In Brevard County, Florida. That’s the caption on one of Dr. Jasen Kobobel’s flyers promoting his practice, stem cell therapy, and PRP (Platelet-rich Plasma). Last night I decided to attend a small seminar being held by Dr. Kobobel, at one of his facilities. After entering the facility, I get on an elevator with an older man who is severely crippled. The man asks me the purpose of my attendance, and I tell him I’m there on behalf of my daughter. My curiosity piqued, I ask him for his reasons, and I learn he has MS (multiple sclerosis). Watching this man struggle to get a plate of hors d’ouevres and to his seat filled me with pity for him, yet I was inspired by him at the same time. This man clearly is in it for the fight.
Once inside the meeting room, I meet Dr. Kobobel. Suffice it to say, Dr. Kobobel is an extremely intelligent man, and with a good amount of charisma. At least, that was my impression of him. After everyone is settled, Dr. Kobobel launches into his presentation. The ramifications of stem cell therapy and PRP, I learn, are astounding. The United States is fifteen years behind Europe in stem cell research because of the hang-over effect from the moral outrage over stem cell research via fetal tissue. But now we’re lagging in research due to ignorance, because fetal tissue is no longer needed. You can now get stem cells from your own fat tissue. One supremely stupid example of the laws regulating stem cells in the U.S.: you can obtain stem cells from your body, store it cryogenically (deep-freezing), but you cannot inject your own cells back into your body. You have to go out of the country if you want to do that. However, don’t freeze it, you can do what you want with it, as long as you don’t amplify it. Then I wonder if stem cell patients are robbing Peter to pay Paul. But, obviously, to explain all this in a single blog post isn’t practical.
Anyway, I learned stem cells, in conjunction with PRP, can bring about near-miraculous healing in people with severe knee pain. Five years later these same people report their knees continue to function normally. I learned people with Type I diabetes are able to go off of their insulin shots, and still reported normal pancreas function two years later.
Dr. Kobobel tells a story of one of his patients who is severely crippled, another man with MS. Bound to a motorized wheelchair, only able to get around by using the fingers on one hand to operate the joystick of his wheelchair. This man was beginning to lose control of his sole remaining, functional limb (and not very, at that). His body had developed pressure sores, and he was struggling for breath as his disease began affecting his diaphragm. Dr. Kobobel tells the man not to expect too much, but the man insists on treatment, worried only about losing his mobility via his hand. After receiving stem cell therapy, the man’s hand was restored to function and he was able to breath normally again. His pressure sores, which his family had to clean EVERY day were healed. The family apparently elevated the doctor to hero status, rightfully so.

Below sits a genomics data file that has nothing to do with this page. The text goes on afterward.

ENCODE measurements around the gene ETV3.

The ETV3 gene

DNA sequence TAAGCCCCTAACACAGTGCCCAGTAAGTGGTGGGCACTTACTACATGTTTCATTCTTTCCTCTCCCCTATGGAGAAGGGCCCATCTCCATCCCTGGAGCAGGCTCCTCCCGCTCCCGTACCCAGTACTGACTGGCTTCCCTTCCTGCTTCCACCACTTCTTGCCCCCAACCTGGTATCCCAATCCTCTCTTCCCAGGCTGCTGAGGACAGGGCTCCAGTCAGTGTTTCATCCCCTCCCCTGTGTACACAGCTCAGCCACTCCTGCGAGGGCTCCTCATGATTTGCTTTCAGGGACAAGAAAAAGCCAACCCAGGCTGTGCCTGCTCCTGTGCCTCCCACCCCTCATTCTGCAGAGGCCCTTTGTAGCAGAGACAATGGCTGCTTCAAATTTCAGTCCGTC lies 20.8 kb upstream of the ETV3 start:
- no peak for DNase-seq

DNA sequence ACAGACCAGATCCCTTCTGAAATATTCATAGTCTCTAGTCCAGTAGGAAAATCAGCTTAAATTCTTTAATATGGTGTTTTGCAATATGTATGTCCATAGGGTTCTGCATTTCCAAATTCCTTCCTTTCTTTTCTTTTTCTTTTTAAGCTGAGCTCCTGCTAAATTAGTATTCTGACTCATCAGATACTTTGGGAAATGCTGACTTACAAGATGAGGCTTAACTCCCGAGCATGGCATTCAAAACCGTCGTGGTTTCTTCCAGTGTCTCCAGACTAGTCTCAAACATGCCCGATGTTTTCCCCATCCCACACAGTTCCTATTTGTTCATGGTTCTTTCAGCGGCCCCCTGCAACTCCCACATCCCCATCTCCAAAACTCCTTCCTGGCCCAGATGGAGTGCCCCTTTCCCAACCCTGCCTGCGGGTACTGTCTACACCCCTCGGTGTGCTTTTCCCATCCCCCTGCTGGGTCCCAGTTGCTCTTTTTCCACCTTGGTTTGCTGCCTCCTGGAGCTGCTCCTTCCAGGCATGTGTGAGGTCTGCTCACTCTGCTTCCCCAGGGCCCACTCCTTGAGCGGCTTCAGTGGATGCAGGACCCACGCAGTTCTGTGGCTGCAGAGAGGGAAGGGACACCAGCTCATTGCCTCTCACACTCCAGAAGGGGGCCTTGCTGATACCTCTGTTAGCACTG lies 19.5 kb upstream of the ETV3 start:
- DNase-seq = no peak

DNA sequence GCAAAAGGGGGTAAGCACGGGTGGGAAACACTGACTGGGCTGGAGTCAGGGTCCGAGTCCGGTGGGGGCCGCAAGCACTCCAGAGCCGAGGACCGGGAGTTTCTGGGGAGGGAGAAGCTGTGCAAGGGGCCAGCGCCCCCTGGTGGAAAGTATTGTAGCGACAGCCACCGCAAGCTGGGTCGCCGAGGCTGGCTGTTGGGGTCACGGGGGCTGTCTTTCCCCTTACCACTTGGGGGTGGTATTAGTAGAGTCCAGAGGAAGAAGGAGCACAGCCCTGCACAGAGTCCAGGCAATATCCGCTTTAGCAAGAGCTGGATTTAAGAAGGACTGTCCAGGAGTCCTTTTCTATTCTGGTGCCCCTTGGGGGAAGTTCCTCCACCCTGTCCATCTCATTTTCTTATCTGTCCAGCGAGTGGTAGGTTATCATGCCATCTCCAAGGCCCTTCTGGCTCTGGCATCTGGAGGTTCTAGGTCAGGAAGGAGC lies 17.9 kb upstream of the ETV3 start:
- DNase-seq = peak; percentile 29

Someone in the audience asked about the costs. Dr. Kobobel explains that since stem cell therapy in the U.S. is still considered experimental, insurers won’t cover it. So the costs are all out-of-pocket, and amount to $5,000 per treatment area.
I asked about stem cell therapy for autism. Dr. Kobobel tells me that stem cell therapy is becoming THE standard of care for children with autism in Europe. Young children, that is. I ask about thirteen year-old children, which is how old Gracie is now. Dr. Kobobel, unfortunately, did not hold out much hope for me in Gracie’s case. If there was a window of opportunity, we may have missed it.
Will I finally pursue stem cell therapy for Gracie now? I’m leaning strongly towards no. After dropping $900 dollars on GcMAF injections, thousands of dollars on various other medicines and supplements, and seeing no tangible improvement in Gracie’s cognitive function, I cannot justify spending thousands more on something that might help.